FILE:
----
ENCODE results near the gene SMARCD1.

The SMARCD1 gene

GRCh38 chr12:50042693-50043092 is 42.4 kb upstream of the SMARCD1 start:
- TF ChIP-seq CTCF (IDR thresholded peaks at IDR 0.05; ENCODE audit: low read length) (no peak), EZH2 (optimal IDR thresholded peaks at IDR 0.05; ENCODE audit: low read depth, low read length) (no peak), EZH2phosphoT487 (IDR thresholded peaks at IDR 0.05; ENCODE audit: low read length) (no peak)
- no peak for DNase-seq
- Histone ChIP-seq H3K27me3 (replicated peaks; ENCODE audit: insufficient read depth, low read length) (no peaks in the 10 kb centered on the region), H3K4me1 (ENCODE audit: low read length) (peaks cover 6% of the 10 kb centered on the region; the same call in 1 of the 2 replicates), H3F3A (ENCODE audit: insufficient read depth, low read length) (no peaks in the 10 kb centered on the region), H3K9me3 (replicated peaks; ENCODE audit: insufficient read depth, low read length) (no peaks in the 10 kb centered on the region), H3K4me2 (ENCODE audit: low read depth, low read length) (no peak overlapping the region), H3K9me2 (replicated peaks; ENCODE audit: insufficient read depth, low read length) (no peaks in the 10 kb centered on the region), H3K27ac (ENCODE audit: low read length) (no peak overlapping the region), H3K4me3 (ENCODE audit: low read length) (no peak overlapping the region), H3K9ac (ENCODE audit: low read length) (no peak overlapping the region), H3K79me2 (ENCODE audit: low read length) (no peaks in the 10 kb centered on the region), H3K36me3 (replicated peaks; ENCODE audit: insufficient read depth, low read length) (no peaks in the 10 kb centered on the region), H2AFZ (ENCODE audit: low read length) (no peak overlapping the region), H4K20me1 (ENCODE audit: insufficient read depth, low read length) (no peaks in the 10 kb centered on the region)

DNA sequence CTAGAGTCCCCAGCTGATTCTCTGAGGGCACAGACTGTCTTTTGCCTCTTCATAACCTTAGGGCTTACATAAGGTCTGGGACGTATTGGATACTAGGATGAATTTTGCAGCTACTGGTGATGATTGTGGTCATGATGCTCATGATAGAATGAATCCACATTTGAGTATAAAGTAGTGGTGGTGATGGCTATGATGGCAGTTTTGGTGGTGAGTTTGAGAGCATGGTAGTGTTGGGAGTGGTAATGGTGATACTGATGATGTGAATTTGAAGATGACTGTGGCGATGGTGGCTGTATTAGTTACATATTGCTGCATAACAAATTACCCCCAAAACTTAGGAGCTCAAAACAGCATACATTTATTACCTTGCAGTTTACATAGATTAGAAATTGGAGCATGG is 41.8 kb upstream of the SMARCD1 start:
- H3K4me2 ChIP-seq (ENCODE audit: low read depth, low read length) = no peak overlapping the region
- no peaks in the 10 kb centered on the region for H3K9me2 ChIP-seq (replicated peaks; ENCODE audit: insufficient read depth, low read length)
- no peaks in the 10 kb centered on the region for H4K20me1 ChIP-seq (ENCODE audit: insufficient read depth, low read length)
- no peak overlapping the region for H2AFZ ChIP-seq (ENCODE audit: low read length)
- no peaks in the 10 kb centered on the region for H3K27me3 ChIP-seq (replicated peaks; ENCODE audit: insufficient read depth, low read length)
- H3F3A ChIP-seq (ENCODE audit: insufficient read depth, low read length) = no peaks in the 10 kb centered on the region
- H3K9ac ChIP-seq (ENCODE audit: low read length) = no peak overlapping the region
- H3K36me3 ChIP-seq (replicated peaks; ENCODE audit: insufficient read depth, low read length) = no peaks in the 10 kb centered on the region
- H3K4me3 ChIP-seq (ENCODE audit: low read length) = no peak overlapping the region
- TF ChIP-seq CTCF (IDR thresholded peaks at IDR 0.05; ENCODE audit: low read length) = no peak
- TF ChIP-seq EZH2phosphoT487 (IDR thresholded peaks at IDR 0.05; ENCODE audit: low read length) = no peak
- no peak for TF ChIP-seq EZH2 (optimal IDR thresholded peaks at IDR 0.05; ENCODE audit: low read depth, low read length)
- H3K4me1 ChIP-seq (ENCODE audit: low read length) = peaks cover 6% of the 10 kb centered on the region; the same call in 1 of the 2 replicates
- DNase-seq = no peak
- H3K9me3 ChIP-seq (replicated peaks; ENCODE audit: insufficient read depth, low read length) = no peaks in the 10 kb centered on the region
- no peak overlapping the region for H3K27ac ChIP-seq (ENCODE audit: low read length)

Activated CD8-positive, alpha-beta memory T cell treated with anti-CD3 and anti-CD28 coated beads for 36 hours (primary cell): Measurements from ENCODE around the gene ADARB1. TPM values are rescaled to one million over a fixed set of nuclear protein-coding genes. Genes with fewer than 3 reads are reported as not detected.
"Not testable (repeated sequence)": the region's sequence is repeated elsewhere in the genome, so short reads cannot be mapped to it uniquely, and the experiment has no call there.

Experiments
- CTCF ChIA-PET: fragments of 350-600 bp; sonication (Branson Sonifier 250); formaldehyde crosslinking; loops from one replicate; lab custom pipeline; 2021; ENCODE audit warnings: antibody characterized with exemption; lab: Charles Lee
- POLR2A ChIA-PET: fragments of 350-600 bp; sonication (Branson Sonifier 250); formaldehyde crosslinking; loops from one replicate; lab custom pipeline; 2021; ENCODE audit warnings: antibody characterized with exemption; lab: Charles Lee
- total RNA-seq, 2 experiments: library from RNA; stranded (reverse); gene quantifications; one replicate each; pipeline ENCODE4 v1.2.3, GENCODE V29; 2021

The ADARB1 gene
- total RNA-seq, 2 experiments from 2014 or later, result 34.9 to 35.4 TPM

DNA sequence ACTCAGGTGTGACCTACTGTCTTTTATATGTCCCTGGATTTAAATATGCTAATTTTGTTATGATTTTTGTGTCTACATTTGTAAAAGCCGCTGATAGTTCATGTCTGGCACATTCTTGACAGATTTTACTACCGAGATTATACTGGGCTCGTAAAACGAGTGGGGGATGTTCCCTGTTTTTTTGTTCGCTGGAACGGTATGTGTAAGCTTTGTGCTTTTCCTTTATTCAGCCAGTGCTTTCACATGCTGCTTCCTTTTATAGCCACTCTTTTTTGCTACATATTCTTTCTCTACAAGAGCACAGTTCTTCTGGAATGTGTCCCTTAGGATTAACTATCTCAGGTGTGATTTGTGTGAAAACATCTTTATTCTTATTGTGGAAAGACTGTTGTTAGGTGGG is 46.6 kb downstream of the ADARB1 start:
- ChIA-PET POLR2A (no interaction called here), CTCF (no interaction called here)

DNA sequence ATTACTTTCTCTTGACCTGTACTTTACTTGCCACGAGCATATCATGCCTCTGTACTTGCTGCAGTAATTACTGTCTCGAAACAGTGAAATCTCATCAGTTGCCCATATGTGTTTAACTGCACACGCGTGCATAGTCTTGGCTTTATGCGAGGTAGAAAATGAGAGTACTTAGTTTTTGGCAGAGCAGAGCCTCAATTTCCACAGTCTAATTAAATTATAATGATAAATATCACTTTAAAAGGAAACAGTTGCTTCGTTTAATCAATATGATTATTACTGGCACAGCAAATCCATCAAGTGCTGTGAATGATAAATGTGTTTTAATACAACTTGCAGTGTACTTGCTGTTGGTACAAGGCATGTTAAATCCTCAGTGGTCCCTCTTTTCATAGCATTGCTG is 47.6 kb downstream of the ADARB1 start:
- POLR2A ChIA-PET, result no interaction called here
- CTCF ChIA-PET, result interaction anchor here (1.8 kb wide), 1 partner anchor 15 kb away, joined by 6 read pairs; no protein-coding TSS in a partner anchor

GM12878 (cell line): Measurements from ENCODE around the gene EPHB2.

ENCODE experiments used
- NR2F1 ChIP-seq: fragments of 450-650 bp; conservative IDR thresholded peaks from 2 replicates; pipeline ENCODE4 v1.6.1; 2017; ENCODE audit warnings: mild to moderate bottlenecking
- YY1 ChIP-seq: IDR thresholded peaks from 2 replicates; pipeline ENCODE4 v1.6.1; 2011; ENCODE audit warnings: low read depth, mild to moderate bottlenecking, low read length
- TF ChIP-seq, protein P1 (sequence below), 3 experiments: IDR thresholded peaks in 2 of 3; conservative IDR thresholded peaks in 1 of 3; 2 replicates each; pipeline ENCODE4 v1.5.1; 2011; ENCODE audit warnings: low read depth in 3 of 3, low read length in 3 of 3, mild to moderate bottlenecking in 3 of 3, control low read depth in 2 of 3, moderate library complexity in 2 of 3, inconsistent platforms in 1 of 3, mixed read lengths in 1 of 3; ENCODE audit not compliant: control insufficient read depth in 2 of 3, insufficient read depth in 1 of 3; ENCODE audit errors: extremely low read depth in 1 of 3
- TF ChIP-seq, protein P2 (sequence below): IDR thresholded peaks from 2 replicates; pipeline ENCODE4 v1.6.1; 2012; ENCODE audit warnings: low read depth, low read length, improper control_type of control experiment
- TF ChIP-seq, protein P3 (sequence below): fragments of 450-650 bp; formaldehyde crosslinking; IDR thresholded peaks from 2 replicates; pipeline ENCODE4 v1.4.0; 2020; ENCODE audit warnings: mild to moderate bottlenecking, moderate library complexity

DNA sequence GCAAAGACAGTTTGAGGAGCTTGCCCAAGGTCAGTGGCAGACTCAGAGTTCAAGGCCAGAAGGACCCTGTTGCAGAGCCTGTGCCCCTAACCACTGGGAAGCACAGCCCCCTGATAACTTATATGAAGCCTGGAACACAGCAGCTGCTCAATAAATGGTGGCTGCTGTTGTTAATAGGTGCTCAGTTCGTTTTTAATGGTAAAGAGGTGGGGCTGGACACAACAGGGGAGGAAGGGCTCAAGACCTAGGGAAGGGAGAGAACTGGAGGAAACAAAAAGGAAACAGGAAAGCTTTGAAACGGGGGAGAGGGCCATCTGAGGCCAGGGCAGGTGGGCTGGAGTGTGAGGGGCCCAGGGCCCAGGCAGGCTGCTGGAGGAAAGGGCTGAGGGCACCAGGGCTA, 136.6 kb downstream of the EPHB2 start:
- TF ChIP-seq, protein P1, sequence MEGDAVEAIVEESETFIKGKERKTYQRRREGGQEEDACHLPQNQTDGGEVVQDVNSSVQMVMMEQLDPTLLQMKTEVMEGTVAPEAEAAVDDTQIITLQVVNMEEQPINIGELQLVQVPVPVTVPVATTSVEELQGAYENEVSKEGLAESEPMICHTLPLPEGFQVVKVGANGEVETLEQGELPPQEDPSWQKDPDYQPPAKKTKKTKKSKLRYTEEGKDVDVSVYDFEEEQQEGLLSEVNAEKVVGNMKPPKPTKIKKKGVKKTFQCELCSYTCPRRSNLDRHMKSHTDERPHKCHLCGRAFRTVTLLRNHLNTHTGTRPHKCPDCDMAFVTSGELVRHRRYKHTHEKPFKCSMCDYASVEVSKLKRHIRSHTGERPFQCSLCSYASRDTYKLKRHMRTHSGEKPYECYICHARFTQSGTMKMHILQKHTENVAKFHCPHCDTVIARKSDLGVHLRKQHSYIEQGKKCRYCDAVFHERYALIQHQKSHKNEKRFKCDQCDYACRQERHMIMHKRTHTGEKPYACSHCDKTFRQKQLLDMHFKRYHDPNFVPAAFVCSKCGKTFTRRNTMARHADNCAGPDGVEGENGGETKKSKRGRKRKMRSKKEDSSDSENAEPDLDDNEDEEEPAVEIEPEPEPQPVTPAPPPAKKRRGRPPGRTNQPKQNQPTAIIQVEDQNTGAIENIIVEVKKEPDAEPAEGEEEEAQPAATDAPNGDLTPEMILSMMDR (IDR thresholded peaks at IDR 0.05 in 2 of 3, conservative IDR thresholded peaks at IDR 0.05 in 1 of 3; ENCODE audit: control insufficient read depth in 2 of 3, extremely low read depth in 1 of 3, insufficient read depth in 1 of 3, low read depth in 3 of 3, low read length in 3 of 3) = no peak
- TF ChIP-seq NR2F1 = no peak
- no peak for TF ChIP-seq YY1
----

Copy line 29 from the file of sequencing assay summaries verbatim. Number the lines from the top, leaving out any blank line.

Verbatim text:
- total RNA-seq, 2 experiments: library from RNA; stranded (reverse); gene quantifications; one replicate each; pipeline ENCODE4 v1.2.3, GENCODE V29; 2021